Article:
I tried the Sumatra right away and was pleased with its bold taste, smooth even burn, and quality construction. Matt was on his way to the Ybor City Cigar Heritage Festival where Urbano Cigars had a tent beside the Arturo Fuente family and across the street from Cigar Rights of America (CRA). We talked cigar blends and production.

Stogie Guys: Urbano Cigars are relatively new to the market. Tell us how you got started.

Matt Urbano: My passion for cigars began 20-plus years ago while working in the restaurant industry. As an executive chef passionate about food, rich flavors, and complex textures, I worked in many restaurants and private clubs throughout the northeast. After I relocated to Tampa I quickly became steeped in the local area’s rich cigar history and became friendly with a master cigar blender that travels regularly between Tampa and the Dominican Republic. Trusting my new friend and his own palate I took my passion for flavor and teamed up with this cigar master to create the ultimate line of cigars. Urbano Cigars has a full line offering three different wrappers that will meet any cigar smoker’s needs from the casual smoker to the aficionado. I invite you to share the smooth draw and rich, complex flavors in each carefully blended and hand-rolled Urbano Cigar.

SG: Tell us a bit about the three different wrappers that you offer and a little bit about your philosophy on blends.

MU: The Urbano Corojo is a true Dominican puro with first-generation Cuban-seed tobaccos aged for three years and triple-fermented. It has a medium to full body with a reddish hue blended from carefully aged Dominican tobacco. You’ll find a hearty, complex flavor with a hint of spice at the open, followed by hints of roasted nuts and smooth cedar undertones. Wait till you spark one up: a Cuban-like flavor with nothing less than a mesmerizing and delectable aroma. Sizes and MSRPs: Robusto $7.00, Toro $7.10, Torpedo $7.20, Churchill $7.40, 6 x 60 $7.50.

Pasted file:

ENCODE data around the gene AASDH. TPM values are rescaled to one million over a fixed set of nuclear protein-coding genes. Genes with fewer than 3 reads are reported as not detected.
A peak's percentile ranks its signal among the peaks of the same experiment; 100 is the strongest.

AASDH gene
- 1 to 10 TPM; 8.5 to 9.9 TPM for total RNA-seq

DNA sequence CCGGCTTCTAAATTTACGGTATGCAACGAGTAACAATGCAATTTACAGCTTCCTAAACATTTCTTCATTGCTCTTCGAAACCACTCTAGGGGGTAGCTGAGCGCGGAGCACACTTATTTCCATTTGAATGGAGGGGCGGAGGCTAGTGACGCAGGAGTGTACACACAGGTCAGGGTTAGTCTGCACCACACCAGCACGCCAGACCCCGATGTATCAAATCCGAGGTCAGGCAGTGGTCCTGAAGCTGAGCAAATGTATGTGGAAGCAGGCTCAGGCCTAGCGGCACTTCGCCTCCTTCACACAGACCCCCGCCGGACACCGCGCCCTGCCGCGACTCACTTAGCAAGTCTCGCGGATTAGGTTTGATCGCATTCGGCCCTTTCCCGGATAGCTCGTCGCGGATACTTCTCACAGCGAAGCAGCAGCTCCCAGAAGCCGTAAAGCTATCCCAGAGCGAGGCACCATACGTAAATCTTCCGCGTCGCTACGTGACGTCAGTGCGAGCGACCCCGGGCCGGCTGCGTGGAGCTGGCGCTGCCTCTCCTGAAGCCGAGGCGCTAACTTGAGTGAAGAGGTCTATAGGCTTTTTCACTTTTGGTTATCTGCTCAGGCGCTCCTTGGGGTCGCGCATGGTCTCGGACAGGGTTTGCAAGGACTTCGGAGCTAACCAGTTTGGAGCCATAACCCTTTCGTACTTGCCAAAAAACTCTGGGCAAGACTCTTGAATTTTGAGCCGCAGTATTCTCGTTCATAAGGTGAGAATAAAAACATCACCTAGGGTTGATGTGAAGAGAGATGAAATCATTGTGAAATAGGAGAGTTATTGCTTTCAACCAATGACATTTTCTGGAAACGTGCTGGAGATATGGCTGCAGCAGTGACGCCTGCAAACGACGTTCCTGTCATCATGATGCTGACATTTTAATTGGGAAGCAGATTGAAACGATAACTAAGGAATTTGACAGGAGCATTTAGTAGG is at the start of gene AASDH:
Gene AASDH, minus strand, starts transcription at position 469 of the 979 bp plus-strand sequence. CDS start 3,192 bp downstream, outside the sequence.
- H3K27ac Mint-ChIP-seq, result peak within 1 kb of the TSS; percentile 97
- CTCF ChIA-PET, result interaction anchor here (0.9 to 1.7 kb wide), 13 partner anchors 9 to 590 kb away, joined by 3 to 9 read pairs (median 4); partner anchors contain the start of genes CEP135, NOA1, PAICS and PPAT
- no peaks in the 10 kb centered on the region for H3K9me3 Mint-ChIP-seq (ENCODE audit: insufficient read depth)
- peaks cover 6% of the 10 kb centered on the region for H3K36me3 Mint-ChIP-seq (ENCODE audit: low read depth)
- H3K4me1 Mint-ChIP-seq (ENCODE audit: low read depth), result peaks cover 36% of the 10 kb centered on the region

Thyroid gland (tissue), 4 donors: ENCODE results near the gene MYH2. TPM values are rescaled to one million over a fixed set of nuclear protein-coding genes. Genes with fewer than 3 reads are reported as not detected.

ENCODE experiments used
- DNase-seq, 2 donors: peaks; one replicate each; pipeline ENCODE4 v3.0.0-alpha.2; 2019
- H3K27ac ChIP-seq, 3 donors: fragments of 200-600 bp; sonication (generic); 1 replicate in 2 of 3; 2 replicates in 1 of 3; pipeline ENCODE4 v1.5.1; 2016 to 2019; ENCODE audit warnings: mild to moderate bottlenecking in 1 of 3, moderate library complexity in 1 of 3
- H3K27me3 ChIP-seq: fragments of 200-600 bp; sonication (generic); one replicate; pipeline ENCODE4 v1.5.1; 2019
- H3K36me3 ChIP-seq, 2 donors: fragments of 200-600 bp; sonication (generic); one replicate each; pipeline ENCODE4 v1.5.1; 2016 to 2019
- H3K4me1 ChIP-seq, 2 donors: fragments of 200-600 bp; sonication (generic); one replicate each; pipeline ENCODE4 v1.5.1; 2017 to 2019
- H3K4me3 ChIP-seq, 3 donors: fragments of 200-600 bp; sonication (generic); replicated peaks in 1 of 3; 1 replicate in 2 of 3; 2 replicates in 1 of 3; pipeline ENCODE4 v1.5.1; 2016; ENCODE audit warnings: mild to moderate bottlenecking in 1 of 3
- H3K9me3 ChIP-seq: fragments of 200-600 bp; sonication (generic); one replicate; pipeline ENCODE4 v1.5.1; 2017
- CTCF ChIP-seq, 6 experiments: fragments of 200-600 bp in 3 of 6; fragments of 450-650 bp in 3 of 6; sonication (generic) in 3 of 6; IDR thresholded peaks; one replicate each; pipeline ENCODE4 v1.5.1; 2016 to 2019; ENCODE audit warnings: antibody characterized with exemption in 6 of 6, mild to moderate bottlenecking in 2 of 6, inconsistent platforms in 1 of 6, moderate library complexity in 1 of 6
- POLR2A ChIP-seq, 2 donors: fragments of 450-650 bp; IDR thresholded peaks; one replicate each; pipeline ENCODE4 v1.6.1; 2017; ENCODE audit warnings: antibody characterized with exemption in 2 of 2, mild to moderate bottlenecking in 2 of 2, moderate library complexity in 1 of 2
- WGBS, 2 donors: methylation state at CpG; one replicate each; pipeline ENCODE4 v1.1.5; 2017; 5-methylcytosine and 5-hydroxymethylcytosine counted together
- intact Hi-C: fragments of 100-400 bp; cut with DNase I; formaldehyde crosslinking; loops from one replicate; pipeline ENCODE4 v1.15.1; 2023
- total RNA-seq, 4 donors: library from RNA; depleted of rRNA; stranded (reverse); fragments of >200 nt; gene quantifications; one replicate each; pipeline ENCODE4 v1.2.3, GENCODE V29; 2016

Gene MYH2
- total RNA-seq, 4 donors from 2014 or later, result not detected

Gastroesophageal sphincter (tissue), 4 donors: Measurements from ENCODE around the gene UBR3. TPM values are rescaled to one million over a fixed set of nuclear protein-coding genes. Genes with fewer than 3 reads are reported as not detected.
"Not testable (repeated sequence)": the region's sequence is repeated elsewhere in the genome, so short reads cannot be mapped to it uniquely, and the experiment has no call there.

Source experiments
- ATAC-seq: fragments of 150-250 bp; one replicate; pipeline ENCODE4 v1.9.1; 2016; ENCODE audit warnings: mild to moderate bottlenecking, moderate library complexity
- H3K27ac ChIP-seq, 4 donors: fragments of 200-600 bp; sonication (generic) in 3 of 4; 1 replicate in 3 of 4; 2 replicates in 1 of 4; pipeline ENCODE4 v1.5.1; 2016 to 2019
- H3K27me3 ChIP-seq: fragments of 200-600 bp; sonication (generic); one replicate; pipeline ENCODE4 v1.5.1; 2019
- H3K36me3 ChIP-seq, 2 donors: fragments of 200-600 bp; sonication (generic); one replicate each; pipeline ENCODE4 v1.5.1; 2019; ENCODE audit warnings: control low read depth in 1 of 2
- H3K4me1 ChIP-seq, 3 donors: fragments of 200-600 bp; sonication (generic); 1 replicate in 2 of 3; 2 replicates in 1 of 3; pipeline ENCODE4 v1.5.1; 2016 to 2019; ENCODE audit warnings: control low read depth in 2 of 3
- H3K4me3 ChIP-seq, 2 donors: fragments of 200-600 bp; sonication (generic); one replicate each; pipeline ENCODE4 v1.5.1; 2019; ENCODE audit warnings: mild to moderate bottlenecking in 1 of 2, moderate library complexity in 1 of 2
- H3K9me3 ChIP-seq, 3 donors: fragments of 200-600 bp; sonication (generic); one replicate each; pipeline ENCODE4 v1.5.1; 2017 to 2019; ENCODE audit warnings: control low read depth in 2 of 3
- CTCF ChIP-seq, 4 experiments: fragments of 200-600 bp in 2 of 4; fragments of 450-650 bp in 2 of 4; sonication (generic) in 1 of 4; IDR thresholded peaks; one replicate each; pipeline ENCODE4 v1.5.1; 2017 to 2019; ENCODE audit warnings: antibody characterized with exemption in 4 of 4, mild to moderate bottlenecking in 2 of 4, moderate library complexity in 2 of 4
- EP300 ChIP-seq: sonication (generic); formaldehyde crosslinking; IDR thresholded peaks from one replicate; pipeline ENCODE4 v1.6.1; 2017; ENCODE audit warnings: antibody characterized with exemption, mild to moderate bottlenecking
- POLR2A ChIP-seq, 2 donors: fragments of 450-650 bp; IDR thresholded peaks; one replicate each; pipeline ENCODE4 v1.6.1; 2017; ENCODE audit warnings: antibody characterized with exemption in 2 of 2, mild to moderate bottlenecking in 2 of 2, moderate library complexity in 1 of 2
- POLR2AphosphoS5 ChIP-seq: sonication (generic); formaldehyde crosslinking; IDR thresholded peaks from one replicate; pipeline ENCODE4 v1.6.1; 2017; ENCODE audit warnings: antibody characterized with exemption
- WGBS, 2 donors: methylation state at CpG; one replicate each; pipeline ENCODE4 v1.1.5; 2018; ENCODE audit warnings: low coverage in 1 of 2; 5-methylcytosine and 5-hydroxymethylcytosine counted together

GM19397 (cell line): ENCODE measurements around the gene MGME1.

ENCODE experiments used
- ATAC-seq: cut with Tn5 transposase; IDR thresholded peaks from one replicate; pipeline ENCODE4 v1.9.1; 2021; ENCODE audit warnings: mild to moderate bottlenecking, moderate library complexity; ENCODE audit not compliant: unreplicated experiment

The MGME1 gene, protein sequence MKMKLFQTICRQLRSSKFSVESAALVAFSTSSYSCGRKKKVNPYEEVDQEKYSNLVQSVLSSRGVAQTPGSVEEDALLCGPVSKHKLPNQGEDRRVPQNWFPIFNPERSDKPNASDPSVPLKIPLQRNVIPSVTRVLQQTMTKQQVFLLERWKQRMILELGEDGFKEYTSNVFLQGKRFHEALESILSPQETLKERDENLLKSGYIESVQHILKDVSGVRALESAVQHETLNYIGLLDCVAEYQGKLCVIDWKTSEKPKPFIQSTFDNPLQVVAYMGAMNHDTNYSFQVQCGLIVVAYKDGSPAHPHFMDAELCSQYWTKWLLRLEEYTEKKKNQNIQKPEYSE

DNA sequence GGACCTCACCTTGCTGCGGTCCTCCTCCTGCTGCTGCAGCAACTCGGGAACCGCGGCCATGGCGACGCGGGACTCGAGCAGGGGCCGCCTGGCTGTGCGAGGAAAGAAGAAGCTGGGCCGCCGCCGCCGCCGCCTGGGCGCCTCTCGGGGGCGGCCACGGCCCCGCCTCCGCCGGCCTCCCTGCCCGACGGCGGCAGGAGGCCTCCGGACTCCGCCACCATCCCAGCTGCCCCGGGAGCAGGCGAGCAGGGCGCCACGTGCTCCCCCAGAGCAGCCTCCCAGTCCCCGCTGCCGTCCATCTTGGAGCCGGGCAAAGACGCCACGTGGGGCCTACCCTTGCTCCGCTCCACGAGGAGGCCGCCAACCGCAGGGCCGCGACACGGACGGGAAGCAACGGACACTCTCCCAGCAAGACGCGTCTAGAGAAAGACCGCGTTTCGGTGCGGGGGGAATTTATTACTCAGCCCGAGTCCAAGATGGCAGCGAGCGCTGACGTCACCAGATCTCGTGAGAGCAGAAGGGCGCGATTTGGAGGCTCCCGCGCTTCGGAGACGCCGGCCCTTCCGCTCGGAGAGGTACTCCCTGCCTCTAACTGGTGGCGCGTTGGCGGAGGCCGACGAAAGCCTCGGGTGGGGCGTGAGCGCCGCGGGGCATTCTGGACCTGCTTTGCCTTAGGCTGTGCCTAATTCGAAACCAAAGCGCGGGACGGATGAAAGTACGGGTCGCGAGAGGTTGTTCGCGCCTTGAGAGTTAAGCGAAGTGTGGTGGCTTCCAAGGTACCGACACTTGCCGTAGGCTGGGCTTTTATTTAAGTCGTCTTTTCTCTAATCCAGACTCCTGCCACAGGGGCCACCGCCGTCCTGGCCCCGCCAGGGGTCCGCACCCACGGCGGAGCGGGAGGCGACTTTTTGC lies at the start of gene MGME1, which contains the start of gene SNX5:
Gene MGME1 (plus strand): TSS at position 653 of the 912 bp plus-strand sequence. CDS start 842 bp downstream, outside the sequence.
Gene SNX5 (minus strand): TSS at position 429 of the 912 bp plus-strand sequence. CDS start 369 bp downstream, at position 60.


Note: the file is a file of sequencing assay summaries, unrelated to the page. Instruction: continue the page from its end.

The Urbano Sumatra is aged for two years and triple-fermented. It is medium-bodied with an eye-catching, chocolaty, satin wrapper. Enjoy this cigar from start to finish with the continuous flavors and solid white ash, sweet, earthy flavor turning to a creamy chocolaty smoke with a light leathery finish. The wrapper is Sumatra, the binder Indonesian, and the filler is Dominican. Sizes and MSRPs: Robusto $5.00, Torpedo $5.20, Churchill $5.40, 6 x 60 $5.50.

The Urbano Connecticut is aged for two years and triple-fermented with a beautiful, silky smooth wrapper light brown in color. Well-balanced with a cool, slow, even burn. It has tasty floral notes along with a bit of cinnamon and dash of nutmeg. An excellent choice for your morning smoke to accompany your favorite coffee. Wrapper is Connecticut Ecuadorian, and both the binder and filler are Dominican. Sizes and MSRPs: Robusto $5.00,Torpedo $5.20, Churchill $5.40, 6 x 60 $5.50.

SG: For a new cigar business, or for a cigar business in general, what kind of challenges do you currently face and what can you do about them?

MU: I strongly feel in today’s world the biggest challenges to a cigar retailer are the aggressive anti-smoking bans. Every cigar smoker, from the guy that smokes one cigar a year to the person that smokes regularly, should be a member of CRA. As a manufacturer the challenges of getting my line out to new retail shops is much harder than it sounds. You want to get to know your local retailer and get plugged into their event list. I offer brick and mortar cigar shops great deals throughout our product line along with marketing materials and support. We do not have order minimums and are open to working with the retailer to meet their needs.

SG: What sets Urbano Cigars apart from the rest of the marketplace?

MU: Our cigars are not mass-produced. We focus on quality, one cigar at a time. We do not rush the process and all of our tobacco goes through a triple fermentation.